Where did the central character of Bob, a quiet and mysterious loner, come from?

“I’ve long been fascinated by the concept of loneliness. I think it kills more people than heart attacks and cancer combined. And so I wanted to tell a story about people who feel like life has passed them by but keep soldiering on. I’m in awe of that kind of person. Even when the novel didn’t work, Bob kept sticking with me. We keep describing the movie as a dark fairy tale, about an ogre coming out of his cave. And when he finds that dog, there’s a chance that he can live again.”


How much of the story is autobiographical?

“The dog stuff is autobiographical, because I have a great love of dogs. I’ve had dogs most of my adult life. But the only other thing that comes from my life is that I grew up on the fringes of that kind of shady world. It was all around us. If you grow up in a lot of bars on the East Coast, you soon realize that they’re not making money from the pinball machines. Money is being slid to bartenders, that kind of thing. But I’m a big believer in imagination being more important than knowledge. I don’t truly know anything about the Chechen criminal underworld, but I know that vibe.”


This was your first screenplay. How did you find the process of writing it?

“It felt so natural. Adapting a novel is like a doctor operating on his child: you cut, cut, cut, cut, cut. Whereas to adapt a short story, you blow it up. It’s like a short story is the bulb of a flower, just before it blooms. And the movie’s a bloom. So I was able to let myself loose on the Chechen angle, Cousin Marv, the investigation, all these elements which were only touched on before. I had a blast writing it.”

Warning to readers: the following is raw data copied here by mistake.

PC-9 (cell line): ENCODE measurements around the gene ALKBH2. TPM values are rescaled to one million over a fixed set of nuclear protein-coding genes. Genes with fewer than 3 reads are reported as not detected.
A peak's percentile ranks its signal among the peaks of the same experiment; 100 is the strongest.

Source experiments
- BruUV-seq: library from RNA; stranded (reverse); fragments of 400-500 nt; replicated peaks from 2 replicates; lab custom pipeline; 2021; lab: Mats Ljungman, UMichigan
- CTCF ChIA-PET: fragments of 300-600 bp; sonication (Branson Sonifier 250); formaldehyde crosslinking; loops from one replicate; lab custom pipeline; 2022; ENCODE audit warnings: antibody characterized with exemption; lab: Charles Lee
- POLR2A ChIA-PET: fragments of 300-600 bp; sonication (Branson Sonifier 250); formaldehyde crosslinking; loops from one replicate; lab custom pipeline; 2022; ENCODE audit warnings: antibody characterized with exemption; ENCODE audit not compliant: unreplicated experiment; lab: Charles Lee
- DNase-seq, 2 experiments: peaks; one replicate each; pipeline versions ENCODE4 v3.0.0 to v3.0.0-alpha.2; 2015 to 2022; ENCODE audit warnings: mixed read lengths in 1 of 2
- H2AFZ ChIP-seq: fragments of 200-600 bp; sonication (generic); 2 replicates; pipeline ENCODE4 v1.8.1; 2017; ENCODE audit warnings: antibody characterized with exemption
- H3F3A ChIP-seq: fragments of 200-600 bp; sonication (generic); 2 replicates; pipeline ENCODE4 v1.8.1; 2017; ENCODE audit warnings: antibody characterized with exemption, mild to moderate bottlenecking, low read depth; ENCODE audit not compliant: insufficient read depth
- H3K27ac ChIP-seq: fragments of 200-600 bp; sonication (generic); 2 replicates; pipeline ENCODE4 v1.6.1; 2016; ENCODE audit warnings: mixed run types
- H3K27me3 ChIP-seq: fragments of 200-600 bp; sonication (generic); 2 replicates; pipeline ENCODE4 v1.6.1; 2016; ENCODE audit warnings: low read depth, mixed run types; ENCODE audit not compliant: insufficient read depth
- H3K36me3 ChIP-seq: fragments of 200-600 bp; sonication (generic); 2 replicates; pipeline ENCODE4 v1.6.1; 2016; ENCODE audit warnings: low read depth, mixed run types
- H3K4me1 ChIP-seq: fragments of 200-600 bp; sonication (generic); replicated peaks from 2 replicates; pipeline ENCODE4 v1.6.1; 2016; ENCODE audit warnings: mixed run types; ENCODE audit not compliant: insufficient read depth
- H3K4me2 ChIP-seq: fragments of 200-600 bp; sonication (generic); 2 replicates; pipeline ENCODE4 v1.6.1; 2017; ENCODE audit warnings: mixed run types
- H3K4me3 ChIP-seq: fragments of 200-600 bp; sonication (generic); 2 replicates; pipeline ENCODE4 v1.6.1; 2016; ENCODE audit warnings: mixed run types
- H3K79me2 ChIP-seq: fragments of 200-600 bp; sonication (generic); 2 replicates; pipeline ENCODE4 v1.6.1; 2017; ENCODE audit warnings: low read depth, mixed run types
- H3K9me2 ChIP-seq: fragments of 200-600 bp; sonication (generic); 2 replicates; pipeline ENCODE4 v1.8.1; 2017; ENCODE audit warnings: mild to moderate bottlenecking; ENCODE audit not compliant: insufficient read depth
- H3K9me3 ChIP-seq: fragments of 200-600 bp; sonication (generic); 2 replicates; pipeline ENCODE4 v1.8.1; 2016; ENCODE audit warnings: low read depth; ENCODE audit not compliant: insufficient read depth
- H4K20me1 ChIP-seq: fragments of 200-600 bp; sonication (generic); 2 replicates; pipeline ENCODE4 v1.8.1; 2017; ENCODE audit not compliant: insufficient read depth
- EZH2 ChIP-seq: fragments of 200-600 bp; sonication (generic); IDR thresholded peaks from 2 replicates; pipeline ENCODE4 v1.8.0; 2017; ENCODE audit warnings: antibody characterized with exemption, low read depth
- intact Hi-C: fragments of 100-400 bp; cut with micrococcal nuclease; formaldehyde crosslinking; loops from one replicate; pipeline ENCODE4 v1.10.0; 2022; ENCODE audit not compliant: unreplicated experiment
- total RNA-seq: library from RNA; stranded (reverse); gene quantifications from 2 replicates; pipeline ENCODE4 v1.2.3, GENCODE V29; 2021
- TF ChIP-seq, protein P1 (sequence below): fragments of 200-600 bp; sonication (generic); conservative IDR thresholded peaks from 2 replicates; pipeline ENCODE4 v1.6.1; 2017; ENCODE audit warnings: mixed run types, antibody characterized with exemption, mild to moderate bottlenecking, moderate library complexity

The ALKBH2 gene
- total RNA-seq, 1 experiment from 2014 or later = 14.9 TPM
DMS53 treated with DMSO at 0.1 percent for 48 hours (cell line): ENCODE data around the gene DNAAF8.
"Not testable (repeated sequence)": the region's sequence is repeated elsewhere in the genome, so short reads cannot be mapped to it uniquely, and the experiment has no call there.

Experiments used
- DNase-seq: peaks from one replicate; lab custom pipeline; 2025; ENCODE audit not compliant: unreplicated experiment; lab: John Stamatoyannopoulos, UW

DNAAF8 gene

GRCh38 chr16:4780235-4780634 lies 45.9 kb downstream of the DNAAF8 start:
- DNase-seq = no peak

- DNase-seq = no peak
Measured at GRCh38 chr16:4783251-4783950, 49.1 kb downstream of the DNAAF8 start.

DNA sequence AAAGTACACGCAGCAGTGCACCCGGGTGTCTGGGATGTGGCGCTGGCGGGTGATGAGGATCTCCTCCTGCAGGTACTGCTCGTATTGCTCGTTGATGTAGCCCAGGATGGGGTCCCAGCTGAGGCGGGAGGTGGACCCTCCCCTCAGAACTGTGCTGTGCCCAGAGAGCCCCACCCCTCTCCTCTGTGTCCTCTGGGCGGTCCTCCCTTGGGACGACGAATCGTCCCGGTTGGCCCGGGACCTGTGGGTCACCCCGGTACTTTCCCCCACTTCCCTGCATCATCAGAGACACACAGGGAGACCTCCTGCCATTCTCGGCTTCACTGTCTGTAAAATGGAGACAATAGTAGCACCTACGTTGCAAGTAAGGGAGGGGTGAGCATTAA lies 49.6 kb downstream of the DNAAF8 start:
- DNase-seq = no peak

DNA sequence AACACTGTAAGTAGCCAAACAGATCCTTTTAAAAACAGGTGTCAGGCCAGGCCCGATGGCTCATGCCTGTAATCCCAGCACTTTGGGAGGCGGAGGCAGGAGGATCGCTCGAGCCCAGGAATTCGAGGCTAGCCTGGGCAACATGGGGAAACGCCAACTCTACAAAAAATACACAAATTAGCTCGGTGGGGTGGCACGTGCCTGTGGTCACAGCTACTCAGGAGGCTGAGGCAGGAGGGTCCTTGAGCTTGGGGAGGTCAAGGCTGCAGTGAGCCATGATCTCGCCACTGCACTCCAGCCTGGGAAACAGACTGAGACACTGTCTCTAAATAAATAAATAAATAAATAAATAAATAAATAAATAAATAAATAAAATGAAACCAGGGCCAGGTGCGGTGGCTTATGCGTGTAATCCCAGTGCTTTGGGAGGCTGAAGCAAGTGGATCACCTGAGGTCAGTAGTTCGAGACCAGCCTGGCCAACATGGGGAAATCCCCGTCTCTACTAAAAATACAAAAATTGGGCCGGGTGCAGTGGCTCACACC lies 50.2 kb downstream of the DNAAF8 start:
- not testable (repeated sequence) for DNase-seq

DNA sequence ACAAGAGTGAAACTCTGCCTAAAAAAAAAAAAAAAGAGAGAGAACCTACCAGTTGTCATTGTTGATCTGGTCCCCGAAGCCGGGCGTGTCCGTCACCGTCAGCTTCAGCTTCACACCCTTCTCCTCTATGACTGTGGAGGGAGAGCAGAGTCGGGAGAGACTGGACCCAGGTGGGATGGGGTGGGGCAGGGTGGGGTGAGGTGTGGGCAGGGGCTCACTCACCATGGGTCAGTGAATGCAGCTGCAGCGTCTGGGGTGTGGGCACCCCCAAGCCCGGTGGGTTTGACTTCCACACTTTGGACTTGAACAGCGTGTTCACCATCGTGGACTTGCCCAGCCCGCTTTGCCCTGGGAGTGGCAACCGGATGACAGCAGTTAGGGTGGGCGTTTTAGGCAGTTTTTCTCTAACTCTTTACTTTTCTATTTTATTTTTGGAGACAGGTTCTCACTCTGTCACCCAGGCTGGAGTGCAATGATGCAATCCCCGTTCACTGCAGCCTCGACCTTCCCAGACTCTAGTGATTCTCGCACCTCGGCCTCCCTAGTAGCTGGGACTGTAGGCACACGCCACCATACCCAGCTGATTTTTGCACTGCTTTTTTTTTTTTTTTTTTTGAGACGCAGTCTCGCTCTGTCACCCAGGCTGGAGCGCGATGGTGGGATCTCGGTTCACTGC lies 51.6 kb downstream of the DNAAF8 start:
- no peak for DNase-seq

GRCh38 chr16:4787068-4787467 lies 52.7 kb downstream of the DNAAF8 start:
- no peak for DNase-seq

Was Serpico an inspiration for The Drop?

“Certainly Sidney Lumet was in the back of my head. Dog Day Afternoon, Serpico, The Verdict. And early Barry Levinson movies like Diner and Tin Men. I got to channel a lot of movies from the 1970s and 1980s that are really character-driven, where every character thinks that they’re the star. You have to adhere to the laws of plot and structure, but I was always thinking about how to add a little more color, how to make a scene a little memorable. It had to feel like a world that exists, with characters who feel lived in.”


Did you have actors in mind while you wrote it?

“Not while I was writing it. But something bizarre happened, which made me freak out a little. I had this character actress, Elizabeth Rodriguez, in the back of my mind when I was writing the female detective, as I’d just seen her in a play. But I never said a word about her to anybody. When they started shooting, I asked, ‘Who did you cast opposite John Ortiz?’ And it was Elizabeth Rodriguez! But otherwise I never thought of anybody. When they cast James Gandolfini as Marv, I added some back-up dialogue which I thought maybe only four actors on the planet could handle. And he was one of them.”



What is the relationship between Cousin Marv and Bob?

“They started out very much in a teacher-student relationship. And then at some point they became equals, but Marv still treats him like an inferior. Bob allows that illusion to stand. Marv is chasing something that’s already 20 years in his rear-view mirror and he doesn’t realize it. He’s a guy who is so completely caught up in the past that he can’t see the present.”